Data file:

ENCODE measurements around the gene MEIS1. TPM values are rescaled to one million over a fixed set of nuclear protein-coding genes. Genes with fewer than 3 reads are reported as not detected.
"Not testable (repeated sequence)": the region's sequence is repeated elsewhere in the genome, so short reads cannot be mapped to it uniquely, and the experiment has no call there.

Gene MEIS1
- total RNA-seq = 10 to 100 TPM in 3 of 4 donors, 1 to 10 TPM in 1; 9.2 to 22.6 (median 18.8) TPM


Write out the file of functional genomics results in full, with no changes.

ENCODE measurements around the gene MEIS1. TPM values are rescaled to one million over a fixed set of nuclear protein-coding genes. Genes with fewer than 3 reads are reported as not detected.
"Not testable (repeated sequence)": the region's sequence is repeated elsewhere in the genome, so short reads cannot be mapped to it uniquely, and the experiment has no call there.

Gene MEIS1
- total RNA-seq = 10 to 100 TPM in 3 of 4 donors, 1 to 10 TPM in 1; 9.2 to 22.6 (median 18.8) TPM